BUFFALO, N.Y.—TV news: 1, Blizzard: Zero. That’s the score in the wake of the freak November 2014 snowstorm that dumped up to seven feet of snow onto Buffalo and surrounding areas. Despite impassable roads and manpower shortages, local TV stations succeeded in delivering ’round-the-clock comprehensive coverage thanks to hard work, creative thinking, and help from their smartphone-using viewers.
NEITHER SNOW NOR RAIN...
The treacherous road conditions and high winds in the Buffalo region didn’t deter local news directors from sending their crews into the storm. At NBC affiliate WGRZ (Channel 2), this meant getting the station’s two ENG trucks on the road; supplemented by coverage from a TVUPack backpack transmitter that can send audio/video signals over cellular telephone systems. The TVU unit was useful “for getting a lot of driving shots,” said Jeff Woodard, WGRZ’s news director. It filled in the gaps when the ENG truck was in motion and not capable of sending footage back through its own transmitter mast.
CBS affiliate WIVB (Channel 4) opted to keep its ENG unit close to home, covering emergency news conferences in the relatively accessible downtown core. For coverage in snow-clogged and hard-to-reach areas, WIVB relied on mobile news crews equipped with TVUPacks. “The TVUs really saved us,” said Nancy Sanders, WIVB’s news operations manager. The units’ backpack design made it possible for WIVB’s crews to hike into areas lacking road access.
With one-third of its staff unable to reach the station due to the storm, WIVB called in ENG crews from LIN Media stations in Youngstown, Ohio (WKBN) and Hartford, Conn. (WTNH).
“We asked them to ‘please be self-sufficient’,” Sanders said. “So they came with cameras, laptops and TVUs.”
THE IMPORTANCE OF VIEWER VIDEO
Even with ENG trucks and TVUs, there were many areas that the Buffalo news crews simply could not reach, due to the many feet of snow blocking the region’s roadways. This is where the stations’ loyal viewers came to the fore; many of them stranded in the worst-hit areas yet fortuitously still connected to electricity and the Internet. These viewers shot eyewitness footage of the storm’s impact in their area. They then supplied their footage to the broadcasters via the Web or cellular telephone.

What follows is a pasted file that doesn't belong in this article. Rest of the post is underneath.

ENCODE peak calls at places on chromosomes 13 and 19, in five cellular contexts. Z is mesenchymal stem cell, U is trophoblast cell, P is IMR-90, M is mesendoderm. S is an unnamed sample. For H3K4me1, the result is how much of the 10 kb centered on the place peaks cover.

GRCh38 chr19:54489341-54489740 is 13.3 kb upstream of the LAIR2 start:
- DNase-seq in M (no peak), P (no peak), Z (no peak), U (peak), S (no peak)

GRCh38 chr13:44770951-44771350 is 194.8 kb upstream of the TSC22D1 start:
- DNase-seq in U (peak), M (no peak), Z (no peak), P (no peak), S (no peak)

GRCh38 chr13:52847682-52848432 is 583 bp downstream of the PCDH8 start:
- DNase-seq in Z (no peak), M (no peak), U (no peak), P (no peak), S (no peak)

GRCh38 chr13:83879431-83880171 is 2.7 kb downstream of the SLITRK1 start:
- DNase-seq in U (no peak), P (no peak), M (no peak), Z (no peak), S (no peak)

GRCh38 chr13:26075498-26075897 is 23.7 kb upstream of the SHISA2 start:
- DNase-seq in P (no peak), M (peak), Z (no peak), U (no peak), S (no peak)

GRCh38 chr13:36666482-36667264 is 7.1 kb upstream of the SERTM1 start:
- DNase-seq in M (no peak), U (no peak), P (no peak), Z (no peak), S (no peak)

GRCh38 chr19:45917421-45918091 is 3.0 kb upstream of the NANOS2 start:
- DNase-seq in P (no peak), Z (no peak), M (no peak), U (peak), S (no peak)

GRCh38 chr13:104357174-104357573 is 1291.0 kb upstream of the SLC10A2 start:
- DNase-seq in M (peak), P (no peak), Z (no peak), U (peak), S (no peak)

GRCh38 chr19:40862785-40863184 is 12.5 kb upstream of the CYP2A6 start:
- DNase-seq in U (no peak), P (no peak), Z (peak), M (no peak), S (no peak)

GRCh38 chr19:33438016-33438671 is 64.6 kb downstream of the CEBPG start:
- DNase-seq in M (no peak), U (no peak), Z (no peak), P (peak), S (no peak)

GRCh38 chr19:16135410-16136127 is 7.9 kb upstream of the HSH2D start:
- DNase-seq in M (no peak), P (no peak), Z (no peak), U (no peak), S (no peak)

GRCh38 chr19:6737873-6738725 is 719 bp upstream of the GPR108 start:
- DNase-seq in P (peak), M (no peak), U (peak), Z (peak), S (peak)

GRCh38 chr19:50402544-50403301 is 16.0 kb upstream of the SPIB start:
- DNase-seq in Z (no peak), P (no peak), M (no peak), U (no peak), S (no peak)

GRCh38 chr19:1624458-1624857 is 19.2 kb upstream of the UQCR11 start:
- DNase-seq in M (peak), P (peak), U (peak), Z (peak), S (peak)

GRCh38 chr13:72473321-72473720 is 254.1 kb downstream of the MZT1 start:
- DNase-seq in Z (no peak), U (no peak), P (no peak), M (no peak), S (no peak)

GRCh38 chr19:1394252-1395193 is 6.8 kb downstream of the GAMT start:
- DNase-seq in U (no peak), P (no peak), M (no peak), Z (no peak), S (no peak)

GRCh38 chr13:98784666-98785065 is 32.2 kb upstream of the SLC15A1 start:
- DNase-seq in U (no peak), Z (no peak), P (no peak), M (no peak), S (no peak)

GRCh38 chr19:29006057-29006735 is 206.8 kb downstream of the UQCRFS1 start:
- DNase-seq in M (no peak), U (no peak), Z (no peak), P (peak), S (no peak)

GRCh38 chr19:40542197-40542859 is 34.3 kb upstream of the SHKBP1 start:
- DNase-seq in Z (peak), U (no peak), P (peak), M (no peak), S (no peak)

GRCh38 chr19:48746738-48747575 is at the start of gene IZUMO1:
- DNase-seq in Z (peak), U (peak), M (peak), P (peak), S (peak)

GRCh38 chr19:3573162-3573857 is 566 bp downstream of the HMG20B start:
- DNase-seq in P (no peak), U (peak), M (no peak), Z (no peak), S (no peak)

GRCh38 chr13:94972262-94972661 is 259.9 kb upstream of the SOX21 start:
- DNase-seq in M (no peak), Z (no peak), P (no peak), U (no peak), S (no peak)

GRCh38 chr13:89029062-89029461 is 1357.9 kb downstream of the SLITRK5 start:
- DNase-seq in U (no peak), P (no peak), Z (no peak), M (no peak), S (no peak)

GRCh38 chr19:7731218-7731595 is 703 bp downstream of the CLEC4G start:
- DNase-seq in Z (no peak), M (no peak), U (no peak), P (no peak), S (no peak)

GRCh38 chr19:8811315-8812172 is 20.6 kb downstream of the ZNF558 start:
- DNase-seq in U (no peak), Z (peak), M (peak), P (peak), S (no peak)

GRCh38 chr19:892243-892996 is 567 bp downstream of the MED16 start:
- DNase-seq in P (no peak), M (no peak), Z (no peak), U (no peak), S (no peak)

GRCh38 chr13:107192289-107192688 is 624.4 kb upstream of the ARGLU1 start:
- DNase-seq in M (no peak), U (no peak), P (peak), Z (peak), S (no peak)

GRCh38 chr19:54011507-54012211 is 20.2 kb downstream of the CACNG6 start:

An aerial view of a snow-covered neighborhood in the town of Cheektowaga near Buffalo. “We got a lot of iPhone videos from our viewers,” said WGRZ’s Woodard. “They would email us 30-40 second clips, and then do phoners with us talking over the video. On air, it looked like regular ‘live shots’.” (Staff members who didn’t have access to camera equipment could shoot iPhone videos and send them in for broadcast.)
To maximize picture quality, smart viewers shot their videos with their phones held sideways, to create 16:9 aspect pictures. This, plus the iPhone’s HD-quality video, resulted in footage that “was very good, and better than we get on Skype,” he said.
To boost viewer morale, WGRZ asked them to shoot short ‘thank you’ videos, recognizing local neighbors who had helped them out during the storm. “I did the first one,” Woodard said. “I got stuck in snow twice trying to get to work, and people got me out!”
WIVB assigned a specific producer to solicit and manage photos/videos from viewers. Like WGRZ, these videos helped the station provide coverage from the worst affected areas, such as “inundated trailer parks and seniors’ complexes,” according to Sanders. The station also did some interviews with snowbound viewers via Skype.
WGRZ-TV included hashtags in its coverage to direct its viewers to the station’s Twitter feed. As well, one viewer sent WIVB aerial footage that they’d shot using a camera-equipped remote-controlled drone; giving WIVB an unprecedented look at the damage. (WGRZ was fortunate to receive aerial footage shot by an NBC News helicopter.)
After checking with WIVB’s legal department to verify that the drone footage could be used, the station took it to air. According to Sanders, the footage was very clear and informative; providing their audience with some stunning wide angle shots. “The drone even flew over Ralph Wilson Stadium [home of the NFL’s Buffalo Bills, who had to move their game to Detroit], to show us how the snow melt was going,” she said.
The use of cellular bonded units, smartphone cameras, and Skype indicates just how much “breaking news” coverage has changed in the last 10 years. For broadcasters such as WGRZ and WIVB, this change was a godsend during the November 2014 “snowpocalypse” that buried Buffalo. Without this technology, these stations would not have been able to provide the depth of coverage that they did; not just for creating great television, but keeping their viewers safe during an unprecedented natural disaster.
“Did we depend on it? Absolutely,” said Nancy Sanders. “It all functioned very well.”
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